The Good: Rashida Tlaib Becomes First Muslim Women Elected To Congress
This week marks another milestone for diversity in Congress after Rashida Tlaib won the Democratic nomination in Michigan’s 13th Congressional District. Tlaib’s win means she will run unopposed in November’s election and will begin her two year term this January. In addition to being the first Muslim women elected to Congress, Tlaib first made history in 2008 when she was the first Muslim women to become state representative.
Known for her strong stance against Trump’s immigration policy and administration, Tlaib ensured supporters she would continue to fight against racism and oppression even telling The New York Times: “I’m going to push back against everything that’s so un-American…coming out of this administration…My grandmother told me never to let a bully tell me, “Can I do this?” or “You can’t do this.” Tlaib was even removed from a Trump luncheon after heckling Trump on women’s rights issues.
In addition to her fight for a fair and fluid immigration system, Tlaib says she will also be fighting to raise the minimum wage to $15 per hour and ensure equal pay regardless of gender.
The Bad: Trump Administration Proposes Use Of Asbestos
Asbestos was once considered a miracle substance used for everything from insulation to concrete at construction sites across the world. After workers who worked with asbestos began to fall ill, research proved that the fibers within asbestos caused respiratory problems and it has since been banned in 60 countries and has cost billions in legal actions.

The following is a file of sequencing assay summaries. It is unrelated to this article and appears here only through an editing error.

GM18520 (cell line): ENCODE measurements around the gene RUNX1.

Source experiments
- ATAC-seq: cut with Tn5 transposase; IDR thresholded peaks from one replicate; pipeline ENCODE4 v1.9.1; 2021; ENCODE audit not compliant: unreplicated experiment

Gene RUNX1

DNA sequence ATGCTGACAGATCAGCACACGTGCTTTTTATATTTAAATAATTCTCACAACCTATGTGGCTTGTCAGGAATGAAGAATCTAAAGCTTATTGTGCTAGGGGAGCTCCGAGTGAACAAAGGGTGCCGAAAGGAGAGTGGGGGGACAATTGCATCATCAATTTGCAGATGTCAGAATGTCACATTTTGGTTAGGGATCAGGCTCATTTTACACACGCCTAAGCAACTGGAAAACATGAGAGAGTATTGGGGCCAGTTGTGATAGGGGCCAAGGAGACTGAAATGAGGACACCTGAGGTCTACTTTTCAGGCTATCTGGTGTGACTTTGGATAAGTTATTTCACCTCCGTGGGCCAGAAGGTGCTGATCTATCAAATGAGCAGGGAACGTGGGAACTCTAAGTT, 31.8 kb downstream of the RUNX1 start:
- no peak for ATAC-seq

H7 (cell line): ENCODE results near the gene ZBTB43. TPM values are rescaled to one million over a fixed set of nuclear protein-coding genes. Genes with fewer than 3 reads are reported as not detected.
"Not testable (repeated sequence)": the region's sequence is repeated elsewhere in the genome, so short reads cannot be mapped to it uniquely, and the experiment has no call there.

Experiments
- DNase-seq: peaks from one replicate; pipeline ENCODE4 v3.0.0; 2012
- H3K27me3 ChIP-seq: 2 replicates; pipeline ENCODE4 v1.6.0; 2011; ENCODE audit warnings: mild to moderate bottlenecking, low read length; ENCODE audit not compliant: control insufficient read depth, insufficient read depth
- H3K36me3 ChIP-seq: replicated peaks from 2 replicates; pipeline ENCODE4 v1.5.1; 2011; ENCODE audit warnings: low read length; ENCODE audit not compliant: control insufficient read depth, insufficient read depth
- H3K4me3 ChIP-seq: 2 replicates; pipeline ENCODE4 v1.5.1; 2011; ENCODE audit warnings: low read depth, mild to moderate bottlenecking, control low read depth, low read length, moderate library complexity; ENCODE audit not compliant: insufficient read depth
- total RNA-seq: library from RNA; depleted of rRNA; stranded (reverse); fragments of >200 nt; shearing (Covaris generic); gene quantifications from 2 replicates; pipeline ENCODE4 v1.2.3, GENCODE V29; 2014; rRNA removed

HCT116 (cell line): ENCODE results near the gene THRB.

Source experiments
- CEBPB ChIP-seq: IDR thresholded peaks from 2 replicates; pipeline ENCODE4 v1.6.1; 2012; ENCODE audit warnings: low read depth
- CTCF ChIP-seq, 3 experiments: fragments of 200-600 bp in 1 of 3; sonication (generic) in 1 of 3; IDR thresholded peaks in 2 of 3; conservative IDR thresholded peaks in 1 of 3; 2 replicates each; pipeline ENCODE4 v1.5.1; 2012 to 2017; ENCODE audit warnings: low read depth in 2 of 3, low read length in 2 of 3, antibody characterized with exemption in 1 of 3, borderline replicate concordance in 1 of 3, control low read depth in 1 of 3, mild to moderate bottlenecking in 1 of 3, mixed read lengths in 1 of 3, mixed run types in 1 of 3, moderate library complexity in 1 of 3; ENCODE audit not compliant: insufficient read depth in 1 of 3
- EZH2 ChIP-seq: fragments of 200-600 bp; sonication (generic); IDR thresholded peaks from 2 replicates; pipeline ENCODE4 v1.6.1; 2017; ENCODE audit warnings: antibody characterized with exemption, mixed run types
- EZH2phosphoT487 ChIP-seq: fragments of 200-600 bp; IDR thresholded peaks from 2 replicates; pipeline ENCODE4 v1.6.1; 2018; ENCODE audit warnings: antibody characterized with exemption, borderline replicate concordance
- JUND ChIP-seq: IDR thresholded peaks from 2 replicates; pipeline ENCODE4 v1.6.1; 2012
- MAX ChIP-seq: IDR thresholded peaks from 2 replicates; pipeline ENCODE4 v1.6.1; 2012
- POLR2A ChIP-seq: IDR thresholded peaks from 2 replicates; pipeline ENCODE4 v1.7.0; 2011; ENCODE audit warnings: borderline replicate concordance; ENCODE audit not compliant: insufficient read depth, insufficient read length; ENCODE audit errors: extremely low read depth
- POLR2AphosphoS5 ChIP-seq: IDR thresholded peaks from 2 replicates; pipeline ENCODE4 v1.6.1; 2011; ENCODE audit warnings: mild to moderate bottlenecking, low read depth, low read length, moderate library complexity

However, despite it’s dangerous side effects, new officials appointed by Trump at the Environmental Protection Agency are considering allowing asbestos to be used in materials shipped to the United States from other countries. Although asbestos is no longer mined in America, Russia still allows for it’s production.
The EPA will review every product on a case by case basis and make an assessment of risk to public health.
Protestors across the country are concerned the material will end up in the hands of unsuspecting workers and consumers and are pushing for a blanket ban on the material citing proven research of it’s deadly after effects.
The Good: Police Arrest Suspect In California Wildfires
Although California and other parts of the world are experiencing unprecedented heat waves and forest fires, Los Angeles authorities believe the “Holy Fire” that is now only 5% contained and burning 10,000 acres was set intentionally. This week Forrest Gordon Clark was taken into custody outside of his Southern Los Angeles home as his neighbors houses burned around him.
Police say Clark acted erratically at the scene even stripping himself of his clothing while in handcuffs. He is on record having multiple and longstanding disputes with his neighbors and several incidents with law enforcement which police believe may be the motive behind setting the blaze.
Currently, Clark is being held in custody until his trial where he’ll be facing several felony charges that could send him to prison for the remainder of his life.
The Bad: 11 Year Old Tassed For Allegedly Stealing Food
Outrage sparked across the nation this week after an off-duty Cincinnati Police officer tased an 11 year old girl in the back for allegedly shoplifting.
The officer whose name hasn’t been disclosed was working as security personnel in the Kroeger store when he suspected the child of stealing. After commanding the girl to stop, the girl began to walk away which is when the officer used his taser.